Emotions ran high at the Attari border as Surjeet Singh stepped onto Indian soil after spending over 30 years in a Pakistani jail on Thursday, and promptly admitted that he had indeed been sent to spy for India.
Freed Indian prisoner Surjeet Singh, escorted by Pakistani security officials, waves before leaving Pakistan for India at the Wagah border. AFP/Arif Ali
Surjeet served a life term following his arrest on charges of spying in the 1980s in Pakistan. In 1985, he was given the death sentence, which was commuted to life imprisonment in 1989 by then Pakistan President Ghulam Ishaq Khan.
Minutes after returning, at a press meet, Surjeet was asked about the reasons for which he went to Pakistan, and he first said, “Why do you people want me to speak about such things?” Pressed, he revealed that he had gone for “jasoosi (spying)”. He named the RAW (Research and Analysis Wing) as his handler, and then said the army had sent him.
Promptly, border officials took him away to complete formalities, and he left with family and friends for Golden Temple in Amritsar.
During the press meet, to a question on the Sarabjit-Surjeet mix-up, he said that similar Urdu spellings of the names had led to the confusion.
Earlier, it was around 11.30am when Surjeet, wearing a white kurta-pyjama and sporting a flowing beard and black turban, was spotted on the Pakistani side by the large crowd on the Indian side that included his son and daughter.
Tears flowed as he walked towards the white line that separates two countries separated at birth. After thanking the Pakistani border officials, Surjeet was finally home. His son Kulwinder and daughter Parminder, who literally had to introduce themselves to their father, welcomed Surjeet with garlands and tearful hugs.
As he walked along further -- fuelling the euphoria with a beaming smile and waving to friends, family and the around 100 people from his native village Phidde in Ferozepur -- the melee got to loud and officials from the Border Security Force (BSF) whisked him away into a room for a while.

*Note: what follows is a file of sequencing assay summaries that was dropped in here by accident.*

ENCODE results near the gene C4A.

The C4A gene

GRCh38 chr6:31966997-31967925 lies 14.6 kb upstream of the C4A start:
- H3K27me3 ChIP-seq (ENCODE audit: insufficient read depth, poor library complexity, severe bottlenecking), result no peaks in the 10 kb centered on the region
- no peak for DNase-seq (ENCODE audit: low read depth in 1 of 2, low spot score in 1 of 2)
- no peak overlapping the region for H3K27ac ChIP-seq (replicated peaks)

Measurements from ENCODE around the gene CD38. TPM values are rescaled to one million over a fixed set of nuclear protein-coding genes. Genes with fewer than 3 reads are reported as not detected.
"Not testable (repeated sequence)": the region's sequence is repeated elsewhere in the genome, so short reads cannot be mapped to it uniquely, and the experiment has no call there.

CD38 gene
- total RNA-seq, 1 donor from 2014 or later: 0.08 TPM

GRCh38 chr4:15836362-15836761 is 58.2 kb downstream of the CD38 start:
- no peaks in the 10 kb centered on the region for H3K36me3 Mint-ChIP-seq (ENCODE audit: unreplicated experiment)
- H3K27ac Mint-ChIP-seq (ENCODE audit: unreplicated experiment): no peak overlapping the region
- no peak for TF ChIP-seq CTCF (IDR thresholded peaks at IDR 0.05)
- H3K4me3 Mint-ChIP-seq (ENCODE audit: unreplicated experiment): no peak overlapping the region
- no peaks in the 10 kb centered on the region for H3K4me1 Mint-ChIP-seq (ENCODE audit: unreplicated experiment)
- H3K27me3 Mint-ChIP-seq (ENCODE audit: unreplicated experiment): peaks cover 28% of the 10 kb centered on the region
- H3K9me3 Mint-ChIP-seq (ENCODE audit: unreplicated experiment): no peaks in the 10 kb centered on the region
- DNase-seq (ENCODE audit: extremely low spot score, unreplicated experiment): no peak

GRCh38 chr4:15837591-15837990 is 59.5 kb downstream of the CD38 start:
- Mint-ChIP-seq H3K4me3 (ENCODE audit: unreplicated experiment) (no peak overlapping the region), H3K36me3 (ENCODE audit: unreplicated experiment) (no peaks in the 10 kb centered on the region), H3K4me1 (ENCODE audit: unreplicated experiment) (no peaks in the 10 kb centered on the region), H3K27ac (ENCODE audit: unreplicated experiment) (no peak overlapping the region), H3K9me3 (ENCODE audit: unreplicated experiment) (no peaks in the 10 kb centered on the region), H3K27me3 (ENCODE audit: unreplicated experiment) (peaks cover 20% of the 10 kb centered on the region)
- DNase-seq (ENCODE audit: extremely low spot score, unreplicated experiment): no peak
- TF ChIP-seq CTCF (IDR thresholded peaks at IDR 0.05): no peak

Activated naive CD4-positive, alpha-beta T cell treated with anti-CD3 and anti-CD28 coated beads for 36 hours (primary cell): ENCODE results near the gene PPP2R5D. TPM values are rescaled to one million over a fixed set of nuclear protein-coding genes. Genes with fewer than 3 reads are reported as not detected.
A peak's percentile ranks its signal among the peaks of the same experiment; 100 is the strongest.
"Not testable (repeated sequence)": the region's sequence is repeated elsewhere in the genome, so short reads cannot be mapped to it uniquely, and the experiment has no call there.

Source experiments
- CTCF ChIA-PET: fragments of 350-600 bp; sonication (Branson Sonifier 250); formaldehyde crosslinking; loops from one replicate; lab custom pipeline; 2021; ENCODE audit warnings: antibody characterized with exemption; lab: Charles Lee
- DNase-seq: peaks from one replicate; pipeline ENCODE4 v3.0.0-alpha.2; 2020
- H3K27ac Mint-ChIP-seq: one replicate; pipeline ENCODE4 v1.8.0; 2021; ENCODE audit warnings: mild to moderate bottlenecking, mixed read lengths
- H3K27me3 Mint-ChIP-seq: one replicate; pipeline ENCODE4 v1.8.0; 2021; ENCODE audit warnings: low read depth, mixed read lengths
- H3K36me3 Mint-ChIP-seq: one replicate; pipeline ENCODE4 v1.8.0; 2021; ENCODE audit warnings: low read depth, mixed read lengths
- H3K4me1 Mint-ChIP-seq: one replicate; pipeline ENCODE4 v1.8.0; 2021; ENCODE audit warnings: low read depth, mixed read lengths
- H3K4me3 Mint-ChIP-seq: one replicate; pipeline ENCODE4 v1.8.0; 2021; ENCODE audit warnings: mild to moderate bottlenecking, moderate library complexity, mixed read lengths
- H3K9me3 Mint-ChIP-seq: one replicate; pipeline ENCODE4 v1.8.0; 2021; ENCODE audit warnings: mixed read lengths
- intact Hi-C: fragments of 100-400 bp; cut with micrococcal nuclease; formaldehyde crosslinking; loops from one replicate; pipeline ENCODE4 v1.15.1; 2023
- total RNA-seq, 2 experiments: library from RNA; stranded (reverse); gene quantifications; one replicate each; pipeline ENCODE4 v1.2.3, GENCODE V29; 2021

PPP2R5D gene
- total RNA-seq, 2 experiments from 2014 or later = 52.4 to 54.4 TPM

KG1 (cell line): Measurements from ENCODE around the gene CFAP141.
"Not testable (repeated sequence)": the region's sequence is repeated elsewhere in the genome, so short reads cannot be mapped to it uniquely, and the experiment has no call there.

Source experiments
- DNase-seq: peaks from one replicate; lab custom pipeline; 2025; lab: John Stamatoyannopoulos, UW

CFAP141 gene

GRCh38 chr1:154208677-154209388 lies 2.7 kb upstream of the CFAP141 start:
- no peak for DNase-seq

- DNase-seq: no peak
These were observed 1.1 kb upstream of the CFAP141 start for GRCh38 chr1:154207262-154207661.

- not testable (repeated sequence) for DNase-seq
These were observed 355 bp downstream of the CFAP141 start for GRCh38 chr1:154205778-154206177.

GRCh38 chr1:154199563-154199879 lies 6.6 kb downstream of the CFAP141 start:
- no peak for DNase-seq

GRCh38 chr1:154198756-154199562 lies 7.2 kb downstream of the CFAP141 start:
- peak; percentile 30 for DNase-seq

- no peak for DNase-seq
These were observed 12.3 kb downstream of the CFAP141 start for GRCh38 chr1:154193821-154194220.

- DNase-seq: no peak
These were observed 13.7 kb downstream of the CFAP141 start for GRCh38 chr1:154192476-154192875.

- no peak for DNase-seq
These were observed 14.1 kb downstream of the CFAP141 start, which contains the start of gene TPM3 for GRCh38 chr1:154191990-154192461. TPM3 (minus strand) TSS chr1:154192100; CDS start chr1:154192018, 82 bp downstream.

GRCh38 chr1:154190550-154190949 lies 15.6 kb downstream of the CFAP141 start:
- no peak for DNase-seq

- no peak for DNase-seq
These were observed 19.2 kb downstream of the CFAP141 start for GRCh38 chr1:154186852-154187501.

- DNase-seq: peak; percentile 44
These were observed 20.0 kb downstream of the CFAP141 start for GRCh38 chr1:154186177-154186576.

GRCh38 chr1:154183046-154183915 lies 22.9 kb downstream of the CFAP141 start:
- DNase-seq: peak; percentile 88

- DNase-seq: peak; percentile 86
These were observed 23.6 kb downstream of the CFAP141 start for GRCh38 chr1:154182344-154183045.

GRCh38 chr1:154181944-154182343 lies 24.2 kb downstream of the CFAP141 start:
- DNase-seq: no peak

After he re-emerged, things settled down a tad, and sitting on a chair facing a battery of cameras, Surjeet finally answered the typical first question on how he was feeling: “I feel the way any man would feel after meeting his children and coming to his homeland after 30 years.”
On his condition in jail, he said, “A prisoner is a prisoner, you see. But I want to make one thing clear: Indian prisoners face no special problems in Pakistani jails. They are given facilities. They all are fine. Those who require medical attention get it. Yes, some are mentally upset; but they don’t face any overt problem.”
Then came the question and his concern for Sarabjit, and in the end he revealed that he was indeed a spy.
At the border to receive her husband, Harbans Kaur could not meet him at the border due to the rush. But her happiness knew no bounds: “Our family has gone through a lot. The kids were too young when he left. But today all the pains have vanished.”
After learning the he had been given the death sentence, which was later commuted to life term, the last time the family heard from him was in 2005, when another released prisoner Gurjit Singh brought a letter that said he was fine. Son Kulwinder said, “I was two years old when my father left. It is like seeing him for the first time in my life. I can’t explain the joy.”
Daughter Parminder said, “My mother played a big role in single-handedly bringing us up. I was 12 years old when my father left.”
A tale of two prisoners
| Surjeet Singh released